"You are thinking of our promised walk," he said good naturedly, "and—and—chafing at—at—the delay. You shall not wait longer," and he opened the outer door. Right here the beautiful little girl, who had been one of those to meet Hanno when he returned to Carthage, almost ran into him. It was Mishath, Hodo's sister. She was a shy child, her beautiful face eclipsed by her hair, a curly, reddish-brown mass that hung almost to her knees. Hodo greeted her with affection mingled with surprise.
"How is this, Mishath?" he asked with some anxiety, looking at her flushed face, and the broken necklace of cheap but harmoniously arranged glass beads which she clutched in her hand. Mishath looked back with a frightened glance, was about to speak, and then catching Hanno's eye, choked, and threw herself into Hodo's arms.
"You must wait here," Hodo hastily exclaimed to his friend. "I will take my—my—sister home, but I will return immediately."
It was almost a half hour, however, before he was back. His face had a puzzled, anxious expression. For awhile the two boys walked silently side by side. At last Hodo spoke.
"I can't understand it. Let me—me—tell it to you. You see, for some time Mishath and one or—or—two other children have had the—the—privilege of playing in the grounds adjoining those of—of the temple of Baal-Hammon. No one has ever disturbed them there before to-day. It seems that this afternoon the children were hiding from one another, when Mishath strayed through an opening into the temple grounds themselves. From here on we—we—couldn't hardly understand her story. She seems to insist that some one seized her and was carrying her away, when three of her companions, who had also discovered the opening, rushed up shouting. She was hastily put down, and—and all were chased out. I—I feel strangely worried about it, although it—it was probably the act of some servant of the temple—to—frighten the children for intruding."
By this time they had reached the outer walls of the city, and stopped to watch twenty or more men engaged in repairing a breach in the wall. These mighty walls, which aroused the astonishment of the ancient world, both on account of their workmanship as well as their mass, were seventy-seven feet high, thirty-four feet thick, and extended six to seven leagues in circumference. The towers by which they were flanked here and there were higher and stronger. On the west and south of the city were three walls separated by regular distances. These contained chambers, some for elephants, of which several hundred were kept in Carthage, for the Carthaginians knew the art, few other nations have ever learned, that of thoroughly taming these great creatures. Over these chambers were stables for four thousand horses, as well as lodgings for twenty-four thousand men, some huge magazines, and fodder for both elephants and horses. Square towers, four stories high, arose at regular intervals. In the foundations were cisterns for water.
To Hanno's surprise, Hodo showed interest in watching these men at work. "I am glad to see these men labor faithfully, for we have need to keep up our fortifications well," he remarked. "Who knows when we—we—may again be in conflict with Rome. And the next time they attack, their object will not—not—not be the Island of Sicily as in the First Punic War, but—but the destruction of Carthage itself." He looked very grave. The boys had seated themselves on one of the large boulders near the wall, and while Hanno amused himself throwing stones at some birds near by, Hodo continued to talk, with a far-away expression on his strange dreamy face. "I was only a—a—little younger than you are—are now," he said, "when the Romans won the victory over us on—on—the sea. And why? Because, Hanno, we have only one—one ideal,—the accursed accumulation of—of—gain, the gathering of means to—to live in luxury, in other words, a commercial ideal! Oh, yes, I know I am—am stating it extravagantly, and that there are exceptions. But listen. Who do we have do our fighting for—for us? Hired soldiers! And these whom we—we train, have already risen more than once against us, and—and—will rise again, unless our whole policy changes."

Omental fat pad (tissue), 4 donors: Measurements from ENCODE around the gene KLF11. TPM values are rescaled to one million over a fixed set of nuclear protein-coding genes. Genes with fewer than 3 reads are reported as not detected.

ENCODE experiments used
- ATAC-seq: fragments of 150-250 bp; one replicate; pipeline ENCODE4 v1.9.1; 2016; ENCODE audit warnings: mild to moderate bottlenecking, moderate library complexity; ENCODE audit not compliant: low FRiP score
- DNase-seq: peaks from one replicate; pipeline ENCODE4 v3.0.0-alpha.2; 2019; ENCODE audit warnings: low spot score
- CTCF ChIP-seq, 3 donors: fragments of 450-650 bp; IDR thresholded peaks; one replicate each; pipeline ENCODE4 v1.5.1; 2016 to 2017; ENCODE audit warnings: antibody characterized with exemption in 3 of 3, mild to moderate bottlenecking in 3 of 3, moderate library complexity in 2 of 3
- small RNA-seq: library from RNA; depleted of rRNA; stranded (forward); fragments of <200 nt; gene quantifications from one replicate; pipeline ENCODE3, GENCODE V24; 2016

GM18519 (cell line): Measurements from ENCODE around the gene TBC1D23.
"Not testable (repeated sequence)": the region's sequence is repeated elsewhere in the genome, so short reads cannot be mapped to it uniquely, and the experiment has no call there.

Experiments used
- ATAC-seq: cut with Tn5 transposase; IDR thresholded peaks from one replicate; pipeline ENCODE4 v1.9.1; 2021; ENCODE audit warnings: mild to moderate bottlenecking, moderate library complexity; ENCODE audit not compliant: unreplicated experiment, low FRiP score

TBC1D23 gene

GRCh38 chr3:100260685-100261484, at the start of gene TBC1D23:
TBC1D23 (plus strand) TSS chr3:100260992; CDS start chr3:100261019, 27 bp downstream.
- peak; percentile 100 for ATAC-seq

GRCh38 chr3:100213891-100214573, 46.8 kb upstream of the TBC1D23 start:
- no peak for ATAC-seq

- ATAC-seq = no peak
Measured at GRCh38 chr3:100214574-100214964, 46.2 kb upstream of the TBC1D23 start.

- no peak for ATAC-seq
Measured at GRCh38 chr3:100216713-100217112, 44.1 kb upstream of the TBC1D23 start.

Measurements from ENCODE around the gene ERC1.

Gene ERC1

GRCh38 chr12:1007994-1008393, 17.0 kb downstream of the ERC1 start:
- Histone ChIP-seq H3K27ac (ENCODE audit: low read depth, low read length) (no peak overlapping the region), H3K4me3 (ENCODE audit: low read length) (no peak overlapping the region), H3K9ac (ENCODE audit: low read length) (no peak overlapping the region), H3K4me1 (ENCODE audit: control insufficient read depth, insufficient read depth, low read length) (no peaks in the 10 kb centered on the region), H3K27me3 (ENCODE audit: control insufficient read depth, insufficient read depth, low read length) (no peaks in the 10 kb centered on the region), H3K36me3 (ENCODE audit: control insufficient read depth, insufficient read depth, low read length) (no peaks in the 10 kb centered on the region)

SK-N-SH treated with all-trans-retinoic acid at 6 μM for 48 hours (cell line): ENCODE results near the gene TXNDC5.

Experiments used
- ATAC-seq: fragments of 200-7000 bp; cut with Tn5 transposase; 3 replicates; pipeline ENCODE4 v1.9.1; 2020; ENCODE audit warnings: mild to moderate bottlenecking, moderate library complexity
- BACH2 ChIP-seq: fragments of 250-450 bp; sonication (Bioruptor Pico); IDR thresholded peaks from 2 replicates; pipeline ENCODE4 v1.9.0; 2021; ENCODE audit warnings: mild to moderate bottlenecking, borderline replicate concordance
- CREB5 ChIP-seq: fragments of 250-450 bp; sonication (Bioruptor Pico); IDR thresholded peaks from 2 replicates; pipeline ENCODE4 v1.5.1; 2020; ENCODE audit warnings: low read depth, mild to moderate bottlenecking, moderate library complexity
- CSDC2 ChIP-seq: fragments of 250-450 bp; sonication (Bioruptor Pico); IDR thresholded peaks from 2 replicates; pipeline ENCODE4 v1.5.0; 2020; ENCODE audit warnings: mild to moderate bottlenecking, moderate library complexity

"But," broke in Hanno, aroused by the fire of Hodo's voice, "did we lose so much then in the First Punic War?"
"Lose?" repeated Hodo excitedly, and then more calmly, "It was not only that we—we lost Sicily and so—so brought Rome nearer to us. We also lost our—our dominion over the sea, a dominion that we ought to—to have held. Oh, I wish you could have—have heard Hannibal talk of these things. I tell you, young as—as he was, he knew more than some of our generals! I am glad, however, that he is gone, for I am—am afraid that if he weren't"—here Hodo laughed pleasantly, and straightened up his slight, somewhat bent frame—"I'd be changing my—my trade to that of soldier."
"Of course you mean the son of Hamilcar Barca!" said Hanno. "Why, he's my second or third cousin! I was at Tyre the year that he left for Spain. I don't even know how he came to go, though I have often heard people criticise his father for having taken his sons to such a half-civilized country."
"Hamilcar Barca knew what he—he was about," Hodo said, with an unusual decision. "He understood better than, than—any one else that Rome would never forgive us as—as long as we could claim superiority to—to her in any line. Carthage would not have to despair if there were more who loved their country as Hamilcar is teaching his son to—to—love it.
"I shall never forget Hannibal's joy when,—when his father decided that his sons were to go with him. I was in the—the temple when Hamilcar brought Hannibal to the altar on—on which he was about to make sacrifice, and bade him lay his hand on—on the victim. 'We stand in the way of Rome and she designs our destruction,' he said, 'so swear,' his voice hoarse with passion, 'hatred to Rome as long as there is breath in your body.' Hannibal was only nine years old then, a mere—mere child, but those of us who heard him, and saw him afterward, felt that he had consecrated himself—heart—heart and soul—to avenge his country."
The boys sat deep in thought until they saw that the men were quitting work. Then they arose and also started for home. In the rich section of marble palaces, Hodo turned away, but, before he left, Hanno placed his hand affectionately on his shoulders, saying shyly, "You are not like my other friends, Hodo, and you are teaching me to look at many things differently than I have ever done before."